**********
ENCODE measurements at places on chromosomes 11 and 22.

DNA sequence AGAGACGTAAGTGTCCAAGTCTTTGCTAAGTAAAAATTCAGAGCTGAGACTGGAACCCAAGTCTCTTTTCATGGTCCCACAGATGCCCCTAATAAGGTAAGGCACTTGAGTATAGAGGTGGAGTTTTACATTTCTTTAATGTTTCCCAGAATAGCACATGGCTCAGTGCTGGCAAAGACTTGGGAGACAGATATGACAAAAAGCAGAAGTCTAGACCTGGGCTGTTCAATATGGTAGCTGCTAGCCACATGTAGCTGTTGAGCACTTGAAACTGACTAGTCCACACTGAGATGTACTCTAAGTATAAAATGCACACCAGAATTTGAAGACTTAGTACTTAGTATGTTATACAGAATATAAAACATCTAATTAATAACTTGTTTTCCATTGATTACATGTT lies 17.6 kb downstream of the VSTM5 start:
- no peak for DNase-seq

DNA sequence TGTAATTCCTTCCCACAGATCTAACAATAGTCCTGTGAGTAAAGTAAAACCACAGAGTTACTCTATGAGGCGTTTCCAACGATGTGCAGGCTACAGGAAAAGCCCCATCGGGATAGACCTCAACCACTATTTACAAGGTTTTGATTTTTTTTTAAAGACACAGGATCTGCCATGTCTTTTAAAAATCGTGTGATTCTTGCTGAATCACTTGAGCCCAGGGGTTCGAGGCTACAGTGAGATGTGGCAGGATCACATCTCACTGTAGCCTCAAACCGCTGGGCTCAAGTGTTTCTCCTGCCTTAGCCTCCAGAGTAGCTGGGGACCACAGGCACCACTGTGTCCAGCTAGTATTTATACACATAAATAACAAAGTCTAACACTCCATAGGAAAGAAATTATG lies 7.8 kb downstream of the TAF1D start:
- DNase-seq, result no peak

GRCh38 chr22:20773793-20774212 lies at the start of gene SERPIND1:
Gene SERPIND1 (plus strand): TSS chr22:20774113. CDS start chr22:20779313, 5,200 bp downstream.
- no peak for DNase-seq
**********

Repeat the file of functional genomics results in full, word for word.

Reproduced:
ENCODE measurements at places on chromosomes 11 and 22.

DNA sequence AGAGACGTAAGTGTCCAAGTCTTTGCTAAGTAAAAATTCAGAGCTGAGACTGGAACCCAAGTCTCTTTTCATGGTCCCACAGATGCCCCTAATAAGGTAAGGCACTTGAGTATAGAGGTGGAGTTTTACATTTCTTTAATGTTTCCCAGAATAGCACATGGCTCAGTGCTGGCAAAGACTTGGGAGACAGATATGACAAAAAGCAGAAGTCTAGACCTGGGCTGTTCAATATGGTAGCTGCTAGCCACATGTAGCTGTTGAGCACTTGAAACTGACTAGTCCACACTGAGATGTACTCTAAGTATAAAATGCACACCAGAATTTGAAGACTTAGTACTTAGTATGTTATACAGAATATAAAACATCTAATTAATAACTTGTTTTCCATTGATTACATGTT lies 17.6 kb downstream of the VSTM5 start:
- no peak for DNase-seq

DNA sequence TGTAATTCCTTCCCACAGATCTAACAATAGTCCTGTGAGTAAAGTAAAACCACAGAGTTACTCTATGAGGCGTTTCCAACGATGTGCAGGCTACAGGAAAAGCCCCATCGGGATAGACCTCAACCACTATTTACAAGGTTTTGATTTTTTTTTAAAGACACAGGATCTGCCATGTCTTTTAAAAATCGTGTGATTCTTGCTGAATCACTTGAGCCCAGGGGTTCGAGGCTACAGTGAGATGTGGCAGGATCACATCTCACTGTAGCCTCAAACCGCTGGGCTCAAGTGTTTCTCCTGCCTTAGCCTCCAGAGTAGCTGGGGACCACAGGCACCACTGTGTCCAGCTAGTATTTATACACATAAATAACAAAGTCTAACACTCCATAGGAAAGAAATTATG lies 7.8 kb downstream of the TAF1D start:
- DNase-seq, result no peak

GRCh38 chr22:20773793-20774212 lies at the start of gene SERPIND1:
Gene SERPIND1 (plus strand): TSS chr22:20774113. CDS start chr22:20779313, 5,200 bp downstream.
- no peak for DNase-seq